Thursday, October 4, 2012

Pigs and flies

Tonight my friend Alice and I saw a play that was even scarier than last night's Presidential debate. It was Lord of the Flies, which was produced by Barrington Stage. Alice had read the book years ago and wanted to see the play; I had heard about the book and thought, 'Why not?'

Lord of the Flies began life as a novel by Nobel Prize winner William Golding, published in 1954. It has been adapted twice into films in English and once into Filipino.

It is the frightening story of a group of boys marooned on an island after their plane went down. It takes place during an imagined nuclear war and details how this group of young men go from prim English school boys to a mob of savage cannibals in an attempt to cope with their problems. One group separates itself from the others, begins to deck itself in war paint and in the blood of a slaughtered pig who they think is a deity; hence the title. They wind up killing two of the other boys. The situation is saved when a British officer from a warship comes ashore to rescue them. One word from him and they shape up into solid citizens. The murders are ignored. Stiff upper lip, and all that!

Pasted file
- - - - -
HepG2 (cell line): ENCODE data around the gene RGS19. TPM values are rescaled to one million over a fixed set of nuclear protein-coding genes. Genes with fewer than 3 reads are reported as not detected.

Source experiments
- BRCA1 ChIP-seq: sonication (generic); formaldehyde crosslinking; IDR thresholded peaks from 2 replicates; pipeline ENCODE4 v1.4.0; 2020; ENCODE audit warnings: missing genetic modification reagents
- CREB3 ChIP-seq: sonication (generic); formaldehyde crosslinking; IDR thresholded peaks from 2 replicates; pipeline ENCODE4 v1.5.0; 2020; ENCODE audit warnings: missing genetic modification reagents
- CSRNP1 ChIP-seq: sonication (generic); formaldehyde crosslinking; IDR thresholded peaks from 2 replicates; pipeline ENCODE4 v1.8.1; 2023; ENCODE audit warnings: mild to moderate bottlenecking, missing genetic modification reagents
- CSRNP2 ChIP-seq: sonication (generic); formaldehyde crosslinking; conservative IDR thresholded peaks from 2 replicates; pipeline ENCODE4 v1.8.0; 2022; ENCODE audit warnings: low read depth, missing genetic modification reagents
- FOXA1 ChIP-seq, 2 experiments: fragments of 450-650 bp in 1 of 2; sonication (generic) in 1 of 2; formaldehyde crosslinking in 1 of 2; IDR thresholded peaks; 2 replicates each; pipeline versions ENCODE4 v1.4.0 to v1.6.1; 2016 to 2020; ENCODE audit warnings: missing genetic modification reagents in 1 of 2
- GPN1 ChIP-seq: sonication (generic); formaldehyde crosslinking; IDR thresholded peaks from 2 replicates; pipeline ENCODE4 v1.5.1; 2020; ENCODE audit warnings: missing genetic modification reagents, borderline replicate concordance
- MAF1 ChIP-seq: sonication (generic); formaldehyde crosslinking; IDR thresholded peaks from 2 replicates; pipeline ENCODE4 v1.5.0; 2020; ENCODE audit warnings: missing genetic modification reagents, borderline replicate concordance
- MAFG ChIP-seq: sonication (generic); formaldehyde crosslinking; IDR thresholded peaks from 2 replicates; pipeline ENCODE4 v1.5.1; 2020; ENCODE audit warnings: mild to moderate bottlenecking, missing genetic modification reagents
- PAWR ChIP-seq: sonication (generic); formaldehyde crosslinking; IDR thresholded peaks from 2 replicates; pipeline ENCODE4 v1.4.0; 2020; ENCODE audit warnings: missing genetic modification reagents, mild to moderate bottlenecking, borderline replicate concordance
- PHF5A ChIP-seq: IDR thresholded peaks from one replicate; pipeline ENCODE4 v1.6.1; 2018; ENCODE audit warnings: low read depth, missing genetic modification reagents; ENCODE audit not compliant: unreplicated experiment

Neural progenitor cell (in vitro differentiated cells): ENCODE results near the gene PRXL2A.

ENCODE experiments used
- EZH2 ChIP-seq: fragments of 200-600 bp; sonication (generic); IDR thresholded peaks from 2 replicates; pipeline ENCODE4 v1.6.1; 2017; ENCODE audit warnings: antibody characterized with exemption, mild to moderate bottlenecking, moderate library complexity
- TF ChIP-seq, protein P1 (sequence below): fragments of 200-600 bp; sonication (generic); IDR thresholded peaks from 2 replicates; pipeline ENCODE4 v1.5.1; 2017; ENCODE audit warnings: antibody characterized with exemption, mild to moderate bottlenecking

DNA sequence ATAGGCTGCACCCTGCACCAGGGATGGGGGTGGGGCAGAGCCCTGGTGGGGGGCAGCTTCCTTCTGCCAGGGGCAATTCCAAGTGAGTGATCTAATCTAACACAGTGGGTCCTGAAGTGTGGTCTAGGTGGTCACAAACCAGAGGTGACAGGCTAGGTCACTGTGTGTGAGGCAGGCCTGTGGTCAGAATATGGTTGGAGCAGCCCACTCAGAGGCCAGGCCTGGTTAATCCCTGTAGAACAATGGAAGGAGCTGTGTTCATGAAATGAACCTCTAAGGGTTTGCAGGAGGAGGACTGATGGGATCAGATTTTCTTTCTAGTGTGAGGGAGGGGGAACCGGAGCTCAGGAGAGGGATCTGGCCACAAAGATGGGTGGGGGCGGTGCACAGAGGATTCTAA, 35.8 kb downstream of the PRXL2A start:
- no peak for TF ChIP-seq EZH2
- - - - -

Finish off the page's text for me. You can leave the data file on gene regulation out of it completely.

Richard DentGiovanna Sardelli, the director, brought this to the stage in startling fury and mayhem.The splendid cast, headed by Richard Dent (left) as Ralph, Chris Dwan as Simon, Matthew Minor as Piggy, and John Evans Reese as Jack, turn the stage of Barrington Main Stage into a jungle of emotion, violence and murder.
 Matthew Minor

The play, an allegory for mob rule, peer pressure, and probably the Nazi menace, is frightening in its fury. Not for the weak at heart.

Neither are Presidential debates.